We drove three hours today to the little village of Ston to catch a ferry to the small island of Korčula. It is the supposed birthplace of Marco Polo, the famous explorer and writer. My friend Andy’s grandmother and great-grandfather were both born and lived here which makes this place even more special.
I snagged this internet photo of this ancient, medieval walled city to show how charming it is, which doesn’t show off it’s beauty because today, it’s raining cats and dogs.
Captured and ruled by Venice four times, the last reign lasting for 370 years, there are a lot of influences of Venice reflected in many of its buildings. Korčula was a favorite port for the Venetians, with their major contributions being their stone carving, and ship building skills.
You can always tell the symbols of Venice by the lions. They always have wings, an open book, and waves of water under the feet of the lion. The open book was a symbol of peacetime.
Building outside of the gate was forbidden until 1863. That’s when the wooden drawbridge was replaced with the stone stairsteps, which opened they way for construction outside the walls. The narrow streets were straight on one side to take advantage of the cool breezes off the sea, which would air condition the city, while the curved streets on the other side would block the harsh winter winds. Looking down on the city from above, the shape of the streets formed a fishbone shape, which gave the city its nickname of the Fishbone City.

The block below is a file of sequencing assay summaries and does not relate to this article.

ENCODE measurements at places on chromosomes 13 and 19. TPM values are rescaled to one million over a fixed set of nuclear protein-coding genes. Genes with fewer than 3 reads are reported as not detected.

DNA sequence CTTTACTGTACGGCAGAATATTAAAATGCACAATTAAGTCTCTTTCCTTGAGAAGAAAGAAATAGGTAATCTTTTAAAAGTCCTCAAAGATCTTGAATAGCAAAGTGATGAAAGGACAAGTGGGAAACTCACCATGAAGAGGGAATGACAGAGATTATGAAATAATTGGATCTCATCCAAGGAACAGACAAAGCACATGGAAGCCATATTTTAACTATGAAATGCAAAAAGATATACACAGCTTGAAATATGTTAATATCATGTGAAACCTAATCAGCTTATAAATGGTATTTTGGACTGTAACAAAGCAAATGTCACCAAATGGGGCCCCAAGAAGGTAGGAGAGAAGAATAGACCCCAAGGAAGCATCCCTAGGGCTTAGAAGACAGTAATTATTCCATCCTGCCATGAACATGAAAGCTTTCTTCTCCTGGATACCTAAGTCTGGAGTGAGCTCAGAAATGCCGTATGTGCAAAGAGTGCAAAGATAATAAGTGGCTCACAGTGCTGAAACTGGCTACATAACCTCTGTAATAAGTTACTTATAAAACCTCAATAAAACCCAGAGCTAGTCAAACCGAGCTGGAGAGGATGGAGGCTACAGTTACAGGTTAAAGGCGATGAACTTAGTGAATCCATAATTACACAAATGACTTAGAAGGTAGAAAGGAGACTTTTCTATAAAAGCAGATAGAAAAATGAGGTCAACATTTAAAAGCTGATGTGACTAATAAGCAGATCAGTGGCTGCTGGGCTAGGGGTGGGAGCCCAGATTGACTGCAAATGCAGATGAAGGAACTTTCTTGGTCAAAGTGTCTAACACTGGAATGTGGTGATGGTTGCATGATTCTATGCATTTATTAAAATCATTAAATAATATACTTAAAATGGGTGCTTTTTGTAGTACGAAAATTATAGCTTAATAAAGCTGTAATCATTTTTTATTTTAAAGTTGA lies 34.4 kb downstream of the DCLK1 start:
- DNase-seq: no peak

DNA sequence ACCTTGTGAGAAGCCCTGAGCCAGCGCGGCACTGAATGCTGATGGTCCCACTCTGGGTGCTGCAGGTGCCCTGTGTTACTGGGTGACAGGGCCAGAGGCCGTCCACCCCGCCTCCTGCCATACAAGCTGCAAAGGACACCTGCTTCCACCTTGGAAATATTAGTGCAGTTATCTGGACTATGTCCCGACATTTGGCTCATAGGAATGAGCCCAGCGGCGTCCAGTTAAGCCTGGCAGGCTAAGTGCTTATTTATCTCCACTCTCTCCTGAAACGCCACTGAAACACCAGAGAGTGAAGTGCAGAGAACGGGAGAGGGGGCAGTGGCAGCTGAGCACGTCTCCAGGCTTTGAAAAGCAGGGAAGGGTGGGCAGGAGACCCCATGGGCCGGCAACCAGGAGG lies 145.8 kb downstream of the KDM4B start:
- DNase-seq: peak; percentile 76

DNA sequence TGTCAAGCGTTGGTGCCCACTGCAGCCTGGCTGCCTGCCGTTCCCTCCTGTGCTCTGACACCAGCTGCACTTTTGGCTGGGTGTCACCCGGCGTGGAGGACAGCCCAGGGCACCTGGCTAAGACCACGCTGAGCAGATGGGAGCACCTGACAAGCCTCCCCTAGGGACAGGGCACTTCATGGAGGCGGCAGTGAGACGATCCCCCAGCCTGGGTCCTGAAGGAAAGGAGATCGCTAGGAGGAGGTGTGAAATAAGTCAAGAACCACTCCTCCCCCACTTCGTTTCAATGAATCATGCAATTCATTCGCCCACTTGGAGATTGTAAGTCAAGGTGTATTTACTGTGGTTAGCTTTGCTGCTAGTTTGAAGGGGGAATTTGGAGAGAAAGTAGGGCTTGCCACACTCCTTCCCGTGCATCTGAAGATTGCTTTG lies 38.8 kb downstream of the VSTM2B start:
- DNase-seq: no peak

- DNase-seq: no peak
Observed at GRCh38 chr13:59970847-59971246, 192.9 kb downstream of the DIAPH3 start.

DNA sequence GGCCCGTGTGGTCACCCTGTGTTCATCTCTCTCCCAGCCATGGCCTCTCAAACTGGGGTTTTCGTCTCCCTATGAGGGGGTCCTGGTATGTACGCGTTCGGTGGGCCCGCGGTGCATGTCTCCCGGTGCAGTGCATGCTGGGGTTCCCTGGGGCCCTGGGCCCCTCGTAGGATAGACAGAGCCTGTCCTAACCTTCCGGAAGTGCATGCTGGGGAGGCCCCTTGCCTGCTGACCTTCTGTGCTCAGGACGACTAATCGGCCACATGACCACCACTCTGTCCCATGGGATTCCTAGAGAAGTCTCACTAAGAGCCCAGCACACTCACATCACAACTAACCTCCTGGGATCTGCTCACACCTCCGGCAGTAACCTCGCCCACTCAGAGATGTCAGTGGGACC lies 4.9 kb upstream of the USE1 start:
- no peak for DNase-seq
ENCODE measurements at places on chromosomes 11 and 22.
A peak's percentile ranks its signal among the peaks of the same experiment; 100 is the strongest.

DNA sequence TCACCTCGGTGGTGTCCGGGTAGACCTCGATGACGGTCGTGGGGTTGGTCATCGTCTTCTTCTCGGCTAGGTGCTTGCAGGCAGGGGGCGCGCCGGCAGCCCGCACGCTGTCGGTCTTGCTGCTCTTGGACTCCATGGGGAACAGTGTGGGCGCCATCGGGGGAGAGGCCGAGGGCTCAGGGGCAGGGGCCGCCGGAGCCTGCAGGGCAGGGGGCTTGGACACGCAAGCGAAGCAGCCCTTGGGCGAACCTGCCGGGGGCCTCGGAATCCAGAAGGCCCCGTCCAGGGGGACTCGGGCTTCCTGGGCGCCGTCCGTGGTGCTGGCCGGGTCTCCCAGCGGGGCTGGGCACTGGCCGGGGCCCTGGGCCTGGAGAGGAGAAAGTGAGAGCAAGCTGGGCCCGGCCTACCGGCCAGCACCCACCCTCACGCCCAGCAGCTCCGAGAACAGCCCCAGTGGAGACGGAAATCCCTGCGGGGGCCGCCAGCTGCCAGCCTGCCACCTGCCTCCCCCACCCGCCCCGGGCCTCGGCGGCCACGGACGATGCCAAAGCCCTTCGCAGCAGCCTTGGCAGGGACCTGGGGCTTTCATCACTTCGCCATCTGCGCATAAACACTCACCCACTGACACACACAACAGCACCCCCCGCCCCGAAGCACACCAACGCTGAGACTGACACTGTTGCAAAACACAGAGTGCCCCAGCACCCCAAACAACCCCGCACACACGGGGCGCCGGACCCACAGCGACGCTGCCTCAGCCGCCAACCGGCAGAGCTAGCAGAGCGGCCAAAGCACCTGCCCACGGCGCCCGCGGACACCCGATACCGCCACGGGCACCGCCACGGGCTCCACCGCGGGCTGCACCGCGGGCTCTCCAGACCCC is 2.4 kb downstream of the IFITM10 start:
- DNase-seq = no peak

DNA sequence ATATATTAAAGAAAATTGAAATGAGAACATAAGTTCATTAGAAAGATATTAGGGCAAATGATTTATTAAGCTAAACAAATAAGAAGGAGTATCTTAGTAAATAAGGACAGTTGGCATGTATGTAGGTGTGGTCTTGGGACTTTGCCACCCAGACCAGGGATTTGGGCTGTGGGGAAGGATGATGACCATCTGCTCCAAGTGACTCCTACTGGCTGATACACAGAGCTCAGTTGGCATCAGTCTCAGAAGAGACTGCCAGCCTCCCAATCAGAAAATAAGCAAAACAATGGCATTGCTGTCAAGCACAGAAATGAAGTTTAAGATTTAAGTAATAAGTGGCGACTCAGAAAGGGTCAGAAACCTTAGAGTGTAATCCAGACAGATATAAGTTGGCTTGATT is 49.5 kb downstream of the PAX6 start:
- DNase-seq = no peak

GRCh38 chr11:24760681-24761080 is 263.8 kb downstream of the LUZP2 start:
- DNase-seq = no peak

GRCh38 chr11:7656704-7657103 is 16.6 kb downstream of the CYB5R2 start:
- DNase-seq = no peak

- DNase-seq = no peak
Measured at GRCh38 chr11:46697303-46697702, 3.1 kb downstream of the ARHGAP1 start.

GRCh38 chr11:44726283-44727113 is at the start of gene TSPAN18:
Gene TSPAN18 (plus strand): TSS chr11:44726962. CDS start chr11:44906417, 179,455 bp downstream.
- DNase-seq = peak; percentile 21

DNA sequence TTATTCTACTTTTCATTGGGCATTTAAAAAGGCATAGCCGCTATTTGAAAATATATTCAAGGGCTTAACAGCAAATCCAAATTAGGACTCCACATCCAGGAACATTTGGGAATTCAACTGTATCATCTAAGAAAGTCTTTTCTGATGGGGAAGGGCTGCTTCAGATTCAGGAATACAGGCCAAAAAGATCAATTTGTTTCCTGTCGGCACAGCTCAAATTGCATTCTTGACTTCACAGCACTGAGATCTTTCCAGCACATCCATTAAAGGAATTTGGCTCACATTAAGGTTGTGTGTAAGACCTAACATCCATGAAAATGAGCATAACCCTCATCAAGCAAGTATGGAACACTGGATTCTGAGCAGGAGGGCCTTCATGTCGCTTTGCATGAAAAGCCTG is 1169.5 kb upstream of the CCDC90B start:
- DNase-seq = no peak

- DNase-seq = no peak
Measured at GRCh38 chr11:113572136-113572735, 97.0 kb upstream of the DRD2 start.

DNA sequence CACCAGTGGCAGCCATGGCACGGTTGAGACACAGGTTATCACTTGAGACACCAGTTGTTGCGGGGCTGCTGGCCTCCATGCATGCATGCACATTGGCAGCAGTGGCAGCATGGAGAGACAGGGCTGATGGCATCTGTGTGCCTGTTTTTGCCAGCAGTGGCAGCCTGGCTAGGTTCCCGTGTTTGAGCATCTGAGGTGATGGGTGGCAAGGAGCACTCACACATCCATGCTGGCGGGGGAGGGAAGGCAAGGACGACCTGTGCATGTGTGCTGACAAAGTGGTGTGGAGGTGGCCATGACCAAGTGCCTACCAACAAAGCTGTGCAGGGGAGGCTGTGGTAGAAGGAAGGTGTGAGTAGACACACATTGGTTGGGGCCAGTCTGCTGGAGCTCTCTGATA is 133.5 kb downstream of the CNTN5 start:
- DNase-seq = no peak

Located in the heart of this tiny city is the cherished jewel in the crown of Korčula, St. Mark’s Cathedral. The carvings on the entrance door will stop you in your tracks. They are breathtakingly beautiful and intricate, telling a powerful story.
Lions flank both sides, fierce and powerful, protecting the church from any evil. Adam and Eve, are below, squatting in a rather awkward position, looking none to comfortable, show that they must be born anew, like a newborn baby, in order to enter the church. The intricate patterns and detailing were just exquisite. These people were indeed master stone carvers.
Korčula island only has a population of 2800 people. Our tour guide tells stories of growing up in this small place, surrounded by water, and going to school in these ancient historical buildings, where everyone has their own small garden, and grows their own food. The person with lemons and oranges makes marmalade, and trades their jam with the person who bakes bread, or the one that grows vegetables. For her, the island has everything one needs. Can you imagine?
It’s a lovely place for boating activities, swimming in clear waters, and sitting in the sun…but not today…we’ve gotta dry off and warm up!!